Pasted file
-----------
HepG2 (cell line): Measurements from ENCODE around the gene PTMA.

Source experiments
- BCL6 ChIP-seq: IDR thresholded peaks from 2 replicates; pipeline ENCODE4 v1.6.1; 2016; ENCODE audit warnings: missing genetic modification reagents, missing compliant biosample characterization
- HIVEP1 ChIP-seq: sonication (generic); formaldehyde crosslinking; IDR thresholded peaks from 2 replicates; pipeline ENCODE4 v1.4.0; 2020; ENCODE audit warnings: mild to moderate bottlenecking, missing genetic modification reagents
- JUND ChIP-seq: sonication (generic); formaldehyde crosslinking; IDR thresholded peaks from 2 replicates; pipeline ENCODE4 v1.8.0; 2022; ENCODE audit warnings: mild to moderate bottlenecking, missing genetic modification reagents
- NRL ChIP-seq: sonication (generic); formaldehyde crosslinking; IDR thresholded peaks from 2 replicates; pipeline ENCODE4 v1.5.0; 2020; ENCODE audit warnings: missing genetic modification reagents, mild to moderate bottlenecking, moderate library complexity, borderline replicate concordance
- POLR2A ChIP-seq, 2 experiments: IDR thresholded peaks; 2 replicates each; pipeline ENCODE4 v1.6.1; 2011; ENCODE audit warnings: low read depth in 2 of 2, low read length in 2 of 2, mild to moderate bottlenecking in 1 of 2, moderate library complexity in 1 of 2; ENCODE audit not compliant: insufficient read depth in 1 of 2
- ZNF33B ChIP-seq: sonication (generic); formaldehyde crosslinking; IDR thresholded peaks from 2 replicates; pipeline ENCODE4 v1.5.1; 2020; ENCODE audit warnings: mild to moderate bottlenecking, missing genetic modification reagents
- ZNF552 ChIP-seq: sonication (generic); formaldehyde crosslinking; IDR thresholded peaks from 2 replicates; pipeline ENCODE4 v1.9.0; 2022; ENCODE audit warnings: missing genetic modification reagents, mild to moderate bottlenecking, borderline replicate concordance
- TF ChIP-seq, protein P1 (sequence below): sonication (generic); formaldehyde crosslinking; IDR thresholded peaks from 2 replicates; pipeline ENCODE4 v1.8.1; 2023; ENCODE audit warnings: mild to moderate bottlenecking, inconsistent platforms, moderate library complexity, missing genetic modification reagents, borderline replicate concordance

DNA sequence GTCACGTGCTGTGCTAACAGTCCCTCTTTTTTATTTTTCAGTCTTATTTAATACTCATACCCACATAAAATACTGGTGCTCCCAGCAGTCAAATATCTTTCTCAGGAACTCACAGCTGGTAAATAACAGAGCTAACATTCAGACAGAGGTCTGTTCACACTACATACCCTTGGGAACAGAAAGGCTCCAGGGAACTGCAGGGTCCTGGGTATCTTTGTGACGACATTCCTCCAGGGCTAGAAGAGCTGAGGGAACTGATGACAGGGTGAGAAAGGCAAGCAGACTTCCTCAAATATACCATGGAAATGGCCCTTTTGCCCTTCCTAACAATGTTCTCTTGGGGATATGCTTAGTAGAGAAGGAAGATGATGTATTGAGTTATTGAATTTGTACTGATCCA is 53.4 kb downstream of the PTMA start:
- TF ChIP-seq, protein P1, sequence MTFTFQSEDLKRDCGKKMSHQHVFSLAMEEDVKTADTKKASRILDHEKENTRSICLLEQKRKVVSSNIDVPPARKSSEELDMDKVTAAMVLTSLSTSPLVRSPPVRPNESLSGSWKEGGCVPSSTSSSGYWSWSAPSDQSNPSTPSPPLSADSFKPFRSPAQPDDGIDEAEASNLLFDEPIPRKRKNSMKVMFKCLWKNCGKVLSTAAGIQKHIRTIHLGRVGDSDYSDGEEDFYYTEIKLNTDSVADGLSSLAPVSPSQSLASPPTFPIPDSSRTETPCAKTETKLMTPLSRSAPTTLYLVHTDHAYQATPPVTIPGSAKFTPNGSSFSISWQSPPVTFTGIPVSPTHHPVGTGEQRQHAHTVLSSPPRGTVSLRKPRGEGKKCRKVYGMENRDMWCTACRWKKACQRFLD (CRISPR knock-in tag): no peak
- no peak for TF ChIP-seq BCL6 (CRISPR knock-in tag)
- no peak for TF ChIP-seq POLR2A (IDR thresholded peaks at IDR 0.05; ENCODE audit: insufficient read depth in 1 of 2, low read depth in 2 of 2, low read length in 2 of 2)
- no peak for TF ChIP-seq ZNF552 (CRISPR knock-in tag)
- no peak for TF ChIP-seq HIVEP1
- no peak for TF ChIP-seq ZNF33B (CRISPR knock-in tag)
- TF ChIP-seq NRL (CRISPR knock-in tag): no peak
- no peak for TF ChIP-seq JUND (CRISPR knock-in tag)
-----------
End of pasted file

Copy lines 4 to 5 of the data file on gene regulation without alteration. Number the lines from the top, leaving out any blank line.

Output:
- HIVEP1 ChIP-seq: sonication (generic); formaldehyde crosslinking; IDR thresholded peaks from 2 replicates; pipeline ENCODE4 v1.4.0; 2020; ENCODE audit warnings: mild to moderate bottlenecking, missing genetic modification reagents
- JUND ChIP-seq: sonication (generic); formaldehyde crosslinking; IDR thresholded peaks from 2 replicates; pipeline ENCODE4 v1.8.0; 2022; ENCODE audit warnings: mild to moderate bottlenecking, missing genetic modification reagents